You are cordially invited to a public lecture by the
Department of Environmental Sciences and Policy on:
Marketing Mega-Projects through Discourse,
Framing and Rhetoric
Department of Geography
The Hebrew University of Jerusalem
4 October (Wednesday), 2017 at 3:30-4:30 p.m.
Budapest, Nádor utca 13.
Room N13 416
Abstract: Investments in infrastructure such as power plants, desalination plants and transportation are growing rapidly. Such investments are often made in the name of regional development, job creation, modernity, sustainability and national security. The academic community has recently recognized that a hidden and deep layer of political contestation underlies the planning and construction of infrastructures. Scholars from human geography, urban studies, science and technology studies and the history of technology – to name the most prominent fields – are today unpacking the politics of infrastructure, revealing power struggles between stakeholders, competing visions of infrastructure futures and efforts to keep technology depoliticized. The aim of my talk is to demonstrate how is the need for infrastructure discursively framed for the public and decision makers (using, for example, emotions, security considerations and urgency discourse)? What political rationalities are employed to justify infrastructure innovations and what impact do they have on the (un-)acceptability of contentious infrastructure? During my talk I will be using examples from the water, transportation and energy realms in order to address these questions.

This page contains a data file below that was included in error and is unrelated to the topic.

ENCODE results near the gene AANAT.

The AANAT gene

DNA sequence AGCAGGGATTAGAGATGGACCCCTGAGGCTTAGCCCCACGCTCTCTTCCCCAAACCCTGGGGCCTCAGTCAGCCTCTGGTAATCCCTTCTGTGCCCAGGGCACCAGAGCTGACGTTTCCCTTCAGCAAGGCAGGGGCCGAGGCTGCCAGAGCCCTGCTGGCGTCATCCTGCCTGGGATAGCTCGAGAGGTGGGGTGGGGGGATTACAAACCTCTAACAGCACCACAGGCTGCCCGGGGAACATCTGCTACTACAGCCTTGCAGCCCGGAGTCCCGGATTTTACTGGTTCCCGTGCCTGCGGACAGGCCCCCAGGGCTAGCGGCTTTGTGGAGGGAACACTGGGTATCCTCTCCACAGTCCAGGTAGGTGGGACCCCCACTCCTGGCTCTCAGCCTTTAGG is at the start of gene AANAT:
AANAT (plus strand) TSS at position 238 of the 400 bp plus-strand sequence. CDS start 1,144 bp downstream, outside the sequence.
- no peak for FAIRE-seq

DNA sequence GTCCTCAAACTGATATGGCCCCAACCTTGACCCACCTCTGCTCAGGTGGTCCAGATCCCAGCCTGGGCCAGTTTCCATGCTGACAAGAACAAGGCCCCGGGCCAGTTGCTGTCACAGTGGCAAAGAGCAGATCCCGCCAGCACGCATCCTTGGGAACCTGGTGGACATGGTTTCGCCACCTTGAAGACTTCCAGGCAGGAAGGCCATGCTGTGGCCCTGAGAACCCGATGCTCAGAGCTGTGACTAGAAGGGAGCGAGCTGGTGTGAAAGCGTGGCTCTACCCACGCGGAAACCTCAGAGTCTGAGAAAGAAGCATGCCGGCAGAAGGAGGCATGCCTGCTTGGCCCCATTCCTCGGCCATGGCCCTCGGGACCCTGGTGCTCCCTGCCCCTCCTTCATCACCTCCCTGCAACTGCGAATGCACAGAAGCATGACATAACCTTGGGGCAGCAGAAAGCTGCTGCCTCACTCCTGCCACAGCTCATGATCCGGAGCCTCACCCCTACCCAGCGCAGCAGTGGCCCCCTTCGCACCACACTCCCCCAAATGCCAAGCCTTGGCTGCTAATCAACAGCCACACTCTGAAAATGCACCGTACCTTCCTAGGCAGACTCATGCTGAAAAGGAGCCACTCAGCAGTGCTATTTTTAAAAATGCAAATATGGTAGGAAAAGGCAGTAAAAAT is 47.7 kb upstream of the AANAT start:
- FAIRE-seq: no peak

Presenter: Itay’s research interests focus on environmental conflict resolution, natural resources governance, and decision-making under conditions of political and environmental uncertainties. Itay is a leading scholar on transboundary water institutions and Middle Eastern water policy, and has published over than 40 articles in leading public policy, conflict resolution, peace studies, geography, ecological economics, and environmental journals. Itay is now engaged in research related to the politics of energy infrastructure and energy diplomacy, including energy sanctions. Many of Itay’s studies take a critical approach, often by the use of discourse analysis and content analysis, of planning and building protocols of national infrastructure, such as energy and water.